- Pre-Money: Jan 8th, 2024
Pre-Money: Jan 8th, 2024
AI's battleground, Carta's headaches, tax laws and what LPs think
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The week’s most important happenings
One week into a new year, and the action is back:
AI’s new battleground
Tax law foibles
Carta’s continuing headaches
What LPs really think of valuations
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Dots & Lines
The week’s top takeaways
The best ROI is still in politicking: The stories of tech usually start with a couple tinkerers in a garage. But as the industry has grown, the action takes place even more in the halls of Congress, with big tech companies utilizing regulatory action as a core part of their strategies. As Artificial Intelligence entrenches itself as the next big platform shift, the lobbying race is well underway, with more than 300 groups active, $55M spent and at least 48 bills introduced in 2023. The agendas are diverse - deepfakes, copyright issues, election protections, anti-discrimination, and more - while the legislative bodies are global, and not super-savvy. Yet 2024 will prove pivotal in making the rules for AI, on a number of fronts. Let’s hope it results in a fair playing field that doesn’t overly favor incumbents, stifle innovation or lead to societal meltdown.
Innovation just got a bit more expensive: In other government news, rumblings rose in the startup ecosystem as the fun annual tax process came into view. There is growing concern about section 174 of 2017’s Tax Cuts and Jobs Act. The law mandates that as of 2022, software engineering costs must be amortized over five or more years, making software company P+Ls look more profitable than they actually are, and owe more taxes. As companies approach profitability and break-even - the new mantra within the venture ecosystem and the norm for bootstrapped startups - the challenge is magnified. For now, the matter sits in the capable hands of Congress(!).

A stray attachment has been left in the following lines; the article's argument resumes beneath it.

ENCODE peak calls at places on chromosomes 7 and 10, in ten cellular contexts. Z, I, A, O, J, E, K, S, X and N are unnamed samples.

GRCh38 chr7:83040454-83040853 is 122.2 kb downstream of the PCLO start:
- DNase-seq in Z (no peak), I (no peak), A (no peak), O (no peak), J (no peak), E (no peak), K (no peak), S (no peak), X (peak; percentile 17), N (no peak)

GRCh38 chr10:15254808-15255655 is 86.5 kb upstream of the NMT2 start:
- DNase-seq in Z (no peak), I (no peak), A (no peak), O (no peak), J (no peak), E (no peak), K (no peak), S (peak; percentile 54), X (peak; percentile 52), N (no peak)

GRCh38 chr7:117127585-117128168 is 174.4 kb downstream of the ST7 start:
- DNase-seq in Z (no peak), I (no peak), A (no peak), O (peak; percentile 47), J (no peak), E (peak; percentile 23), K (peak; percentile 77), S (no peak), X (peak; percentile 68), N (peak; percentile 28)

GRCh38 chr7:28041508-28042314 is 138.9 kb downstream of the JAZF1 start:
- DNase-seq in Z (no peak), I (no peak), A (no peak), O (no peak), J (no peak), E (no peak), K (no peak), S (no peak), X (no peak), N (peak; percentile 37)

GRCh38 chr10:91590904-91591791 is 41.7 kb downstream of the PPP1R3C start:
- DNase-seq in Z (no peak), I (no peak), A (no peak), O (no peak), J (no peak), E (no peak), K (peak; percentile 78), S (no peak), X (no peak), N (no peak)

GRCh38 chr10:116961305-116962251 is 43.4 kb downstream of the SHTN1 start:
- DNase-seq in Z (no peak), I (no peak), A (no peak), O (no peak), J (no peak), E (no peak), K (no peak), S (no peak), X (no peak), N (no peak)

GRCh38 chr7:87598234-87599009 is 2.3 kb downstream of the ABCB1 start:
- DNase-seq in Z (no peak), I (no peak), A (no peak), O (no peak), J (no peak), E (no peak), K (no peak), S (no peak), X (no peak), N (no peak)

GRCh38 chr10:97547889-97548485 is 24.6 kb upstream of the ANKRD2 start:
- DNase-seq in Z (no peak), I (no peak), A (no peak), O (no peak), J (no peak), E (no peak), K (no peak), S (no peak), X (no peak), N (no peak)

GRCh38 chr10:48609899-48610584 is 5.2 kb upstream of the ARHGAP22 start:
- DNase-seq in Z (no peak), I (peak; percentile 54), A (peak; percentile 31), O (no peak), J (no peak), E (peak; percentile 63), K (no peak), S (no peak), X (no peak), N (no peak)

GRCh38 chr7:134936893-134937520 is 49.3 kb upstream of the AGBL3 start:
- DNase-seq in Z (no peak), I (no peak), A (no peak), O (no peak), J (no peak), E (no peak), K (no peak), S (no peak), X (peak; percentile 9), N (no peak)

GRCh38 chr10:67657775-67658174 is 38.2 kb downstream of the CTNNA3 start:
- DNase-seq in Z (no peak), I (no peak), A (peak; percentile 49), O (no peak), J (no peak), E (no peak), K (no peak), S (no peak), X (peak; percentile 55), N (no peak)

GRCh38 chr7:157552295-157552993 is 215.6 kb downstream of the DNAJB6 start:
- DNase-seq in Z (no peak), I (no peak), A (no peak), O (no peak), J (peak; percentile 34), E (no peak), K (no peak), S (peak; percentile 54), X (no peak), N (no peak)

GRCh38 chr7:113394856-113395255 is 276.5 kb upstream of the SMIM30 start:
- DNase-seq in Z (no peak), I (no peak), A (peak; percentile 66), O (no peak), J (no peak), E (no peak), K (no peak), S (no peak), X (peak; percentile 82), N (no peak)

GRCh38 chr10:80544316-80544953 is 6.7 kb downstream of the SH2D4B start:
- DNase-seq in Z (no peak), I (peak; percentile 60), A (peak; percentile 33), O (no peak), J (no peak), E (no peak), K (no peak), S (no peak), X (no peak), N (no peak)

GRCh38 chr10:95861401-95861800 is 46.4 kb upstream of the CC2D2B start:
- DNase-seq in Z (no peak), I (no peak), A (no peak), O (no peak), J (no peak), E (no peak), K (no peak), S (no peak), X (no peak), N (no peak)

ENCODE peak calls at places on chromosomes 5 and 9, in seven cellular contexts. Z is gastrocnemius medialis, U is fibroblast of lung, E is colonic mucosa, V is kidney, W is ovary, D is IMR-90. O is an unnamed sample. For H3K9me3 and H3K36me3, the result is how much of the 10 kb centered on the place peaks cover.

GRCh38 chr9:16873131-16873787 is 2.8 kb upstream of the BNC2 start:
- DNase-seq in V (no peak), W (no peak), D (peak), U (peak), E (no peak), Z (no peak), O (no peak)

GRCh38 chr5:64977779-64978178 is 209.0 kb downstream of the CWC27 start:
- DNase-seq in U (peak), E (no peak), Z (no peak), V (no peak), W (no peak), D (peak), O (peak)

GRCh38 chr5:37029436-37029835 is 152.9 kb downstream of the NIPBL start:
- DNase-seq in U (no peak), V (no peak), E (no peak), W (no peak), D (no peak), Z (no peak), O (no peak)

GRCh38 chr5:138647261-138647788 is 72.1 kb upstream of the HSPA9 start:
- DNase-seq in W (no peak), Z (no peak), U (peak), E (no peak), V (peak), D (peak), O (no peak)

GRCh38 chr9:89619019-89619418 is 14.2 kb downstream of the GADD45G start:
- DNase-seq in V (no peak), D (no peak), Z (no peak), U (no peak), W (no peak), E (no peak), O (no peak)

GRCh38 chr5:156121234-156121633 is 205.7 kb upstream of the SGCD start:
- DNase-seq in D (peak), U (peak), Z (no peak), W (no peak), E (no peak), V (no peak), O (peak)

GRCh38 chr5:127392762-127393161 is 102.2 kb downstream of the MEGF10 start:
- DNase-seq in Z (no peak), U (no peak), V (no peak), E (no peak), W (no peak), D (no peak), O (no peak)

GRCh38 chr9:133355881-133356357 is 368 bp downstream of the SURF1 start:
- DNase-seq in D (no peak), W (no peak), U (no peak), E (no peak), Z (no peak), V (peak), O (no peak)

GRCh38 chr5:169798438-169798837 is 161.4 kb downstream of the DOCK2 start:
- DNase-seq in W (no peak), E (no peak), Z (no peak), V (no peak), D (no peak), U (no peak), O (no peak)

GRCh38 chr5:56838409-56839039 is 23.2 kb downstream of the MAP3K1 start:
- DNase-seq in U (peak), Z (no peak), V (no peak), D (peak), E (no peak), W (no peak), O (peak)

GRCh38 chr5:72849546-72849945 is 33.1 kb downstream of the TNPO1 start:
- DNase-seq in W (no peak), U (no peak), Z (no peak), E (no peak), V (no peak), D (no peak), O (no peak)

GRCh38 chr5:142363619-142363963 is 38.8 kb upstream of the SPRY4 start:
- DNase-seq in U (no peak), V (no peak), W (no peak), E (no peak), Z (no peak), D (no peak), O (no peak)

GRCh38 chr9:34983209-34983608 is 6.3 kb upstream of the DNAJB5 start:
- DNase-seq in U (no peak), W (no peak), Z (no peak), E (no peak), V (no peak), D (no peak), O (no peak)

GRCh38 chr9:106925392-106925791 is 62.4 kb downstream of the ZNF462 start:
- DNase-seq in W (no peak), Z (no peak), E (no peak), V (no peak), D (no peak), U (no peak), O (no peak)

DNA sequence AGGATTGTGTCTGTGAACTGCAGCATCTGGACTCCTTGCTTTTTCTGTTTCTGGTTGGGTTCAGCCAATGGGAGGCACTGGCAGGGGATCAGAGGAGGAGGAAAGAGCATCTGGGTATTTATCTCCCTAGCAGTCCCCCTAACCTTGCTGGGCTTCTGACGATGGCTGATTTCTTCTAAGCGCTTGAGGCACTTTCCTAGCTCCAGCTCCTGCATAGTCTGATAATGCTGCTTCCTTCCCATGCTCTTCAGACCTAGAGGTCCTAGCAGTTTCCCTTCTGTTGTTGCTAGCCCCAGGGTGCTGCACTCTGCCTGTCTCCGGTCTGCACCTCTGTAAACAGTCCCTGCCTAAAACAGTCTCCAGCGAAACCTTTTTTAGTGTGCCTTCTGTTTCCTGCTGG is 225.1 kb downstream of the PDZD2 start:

Unless there is legislative change, it no longer makes sense to start a bootstrapped software startup in America anymore
It’s hard to overstate how catastrophically bad Section 174 is for software companies
Here’s an overview for anyone hearing about this only recently:
— Ankur Nagpal (@ankurnagpal)
Jan 8, 2024
Carta’s own goals continue: Carta, which last raised on a $7.4B valuation, is more than just another unicorn. As the leader in cap table software, it holds the share data and ownership on an estimated 40,000 venture-funded startups, making it foundational to the ecosystem. On the heels of a quarter where allegations and lawsuits related to gender-based misconduct reared their head again, the company is now being accused of using client data to fuel sales on CartaX, its secondaries marketplace. The company responded over the weekend, apologizing for missteps and clarifying its data use policies. But the fallout is likely to continue, as the use of customer data is a problematic line to cross. And in the meantime, two strong, well-funded competitors with new, low-cost offerings - Angellist and Pulley - continue to chip away at its cap table business.
Smart Humans explores alternative investments
In this episode, Slava Rubin talks with Fin Capital's Logan Allin about the future of fintech, shifting valuations, and the benefits of chess.
A few items of interest
Consistent with the broader economy, tech hiring in Q4 stayed strong, giving hope that fears of continued layoffs like what we saw in ‘23 and AI taking everyone’s job this year may be overblown
In a bid to take on search, startup Perplexity.ai added a cool $73M to its war chest in a Series B led by IVP and with participation from Jeff Bezos
Israeli cybersecurity firm Aqua added $60 million to its series E led by Evolution Equity and confirmed it’s still a unicorn
Venrock, a well-known Sandhill Road venture firm, closed its 10th and largest fund to date, raking in $650M in investor commitments on the belief that it will need to put more into its portfolio companies in this next chapter
After a couple years of secondaries struggling to find a clearing price, many Limited Partners (LPs) in VC funds are questioning the reported valuations of venture fund holdings, stalling fundraising
Mega-fund Coatue is closing its European office - formerly based in London - as another sign of the times
Design collaboration platform Invision, an OG in the creator SaaS universe, is the latest unicorn to shut down, with reasons unclear but speculation centered on being out-competed by Figma and failing to iterate
Only 7% of climate tech funding went to women last year, in a continuing pattern of under-representation in the asset class
Pure Venture Capital is highly irrational.
We invest and only make $ at exit
We pay to help
We help raise more $ and don’t take a piece of it (yes we own equity)
They have to keep raising more $
Most of our investments will return nothing
But when it works, it’s magical
— Trace Cohen (@Trace_Cohen)
Jan 3, 2024
Looking ahead to next week
During the week of January 8th, look out for:
Earnings reports returning, with Taiwan Semiconductor ($TSMC) and Infosys ($INFY) starting off
OpenAI enabling developers to launch agent apps in the GPT Store
An indication of SEC thinking with a ruling on Bitcoin spot ETFs
December CPI Print and Jobless claims on Thursday
How'd we do with this week's issue?